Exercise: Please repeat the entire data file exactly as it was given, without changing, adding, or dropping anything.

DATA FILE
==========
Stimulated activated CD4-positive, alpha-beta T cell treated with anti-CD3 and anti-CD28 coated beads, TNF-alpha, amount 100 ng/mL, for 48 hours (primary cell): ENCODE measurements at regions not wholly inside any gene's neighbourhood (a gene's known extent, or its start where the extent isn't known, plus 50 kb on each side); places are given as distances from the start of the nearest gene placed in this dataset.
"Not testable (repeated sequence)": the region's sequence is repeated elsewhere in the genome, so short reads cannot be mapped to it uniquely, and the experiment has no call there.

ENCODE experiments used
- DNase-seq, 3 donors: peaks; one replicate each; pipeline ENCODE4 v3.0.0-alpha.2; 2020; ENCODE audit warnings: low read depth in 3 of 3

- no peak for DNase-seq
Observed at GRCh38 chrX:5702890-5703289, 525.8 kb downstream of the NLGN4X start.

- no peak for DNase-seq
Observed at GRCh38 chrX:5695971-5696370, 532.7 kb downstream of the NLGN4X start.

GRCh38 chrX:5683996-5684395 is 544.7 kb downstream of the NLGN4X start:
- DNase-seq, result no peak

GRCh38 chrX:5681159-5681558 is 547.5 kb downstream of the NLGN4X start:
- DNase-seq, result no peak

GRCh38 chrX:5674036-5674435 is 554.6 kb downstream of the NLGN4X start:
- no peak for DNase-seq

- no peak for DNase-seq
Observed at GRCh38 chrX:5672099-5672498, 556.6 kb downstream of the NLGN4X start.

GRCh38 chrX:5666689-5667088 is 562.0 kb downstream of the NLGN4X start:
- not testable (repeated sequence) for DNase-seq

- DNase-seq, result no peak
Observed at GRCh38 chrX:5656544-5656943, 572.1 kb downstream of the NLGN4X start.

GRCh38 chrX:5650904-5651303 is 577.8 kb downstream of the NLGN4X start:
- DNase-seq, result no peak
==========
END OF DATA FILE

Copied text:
Stimulated activated CD4-positive, alpha-beta T cell treated with anti-CD3 and anti-CD28 coated beads, TNF-alpha, amount 100 ng/mL, for 48 hours (primary cell): ENCODE measurements at regions not wholly inside any gene's neighbourhood (a gene's known extent, or its start where the extent isn't known, plus 50 kb on each side); places are given as distances from the start of the nearest gene placed in this dataset.
"Not testable (repeated sequence)": the region's sequence is repeated elsewhere in the genome, so short reads cannot be mapped to it uniquely, and the experiment has no call there.

ENCODE experiments used
- DNase-seq, 3 donors: peaks; one replicate each; pipeline ENCODE4 v3.0.0-alpha.2; 2020; ENCODE audit warnings: low read depth in 3 of 3

- no peak for DNase-seq
Observed at GRCh38 chrX:5702890-5703289, 525.8 kb downstream of the NLGN4X start.

- no peak for DNase-seq
Observed at GRCh38 chrX:5695971-5696370, 532.7 kb downstream of the NLGN4X start.

GRCh38 chrX:5683996-5684395 is 544.7 kb downstream of the NLGN4X start:
- DNase-seq, result no peak

GRCh38 chrX:5681159-5681558 is 547.5 kb downstream of the NLGN4X start:
- DNase-seq, result no peak

GRCh38 chrX:5674036-5674435 is 554.6 kb downstream of the NLGN4X start:
- no peak for DNase-seq

- no peak for DNase-seq
Observed at GRCh38 chrX:5672099-5672498, 556.6 kb downstream of the NLGN4X start.

GRCh38 chrX:5666689-5667088 is 562.0 kb downstream of the NLGN4X start:
- not testable (repeated sequence) for DNase-seq

- DNase-seq, result no peak
Observed at GRCh38 chrX:5656544-5656943, 572.1 kb downstream of the NLGN4X start.

GRCh38 chrX:5650904-5651303 is 577.8 kb downstream of the NLGN4X start:
- DNase-seq, result no peak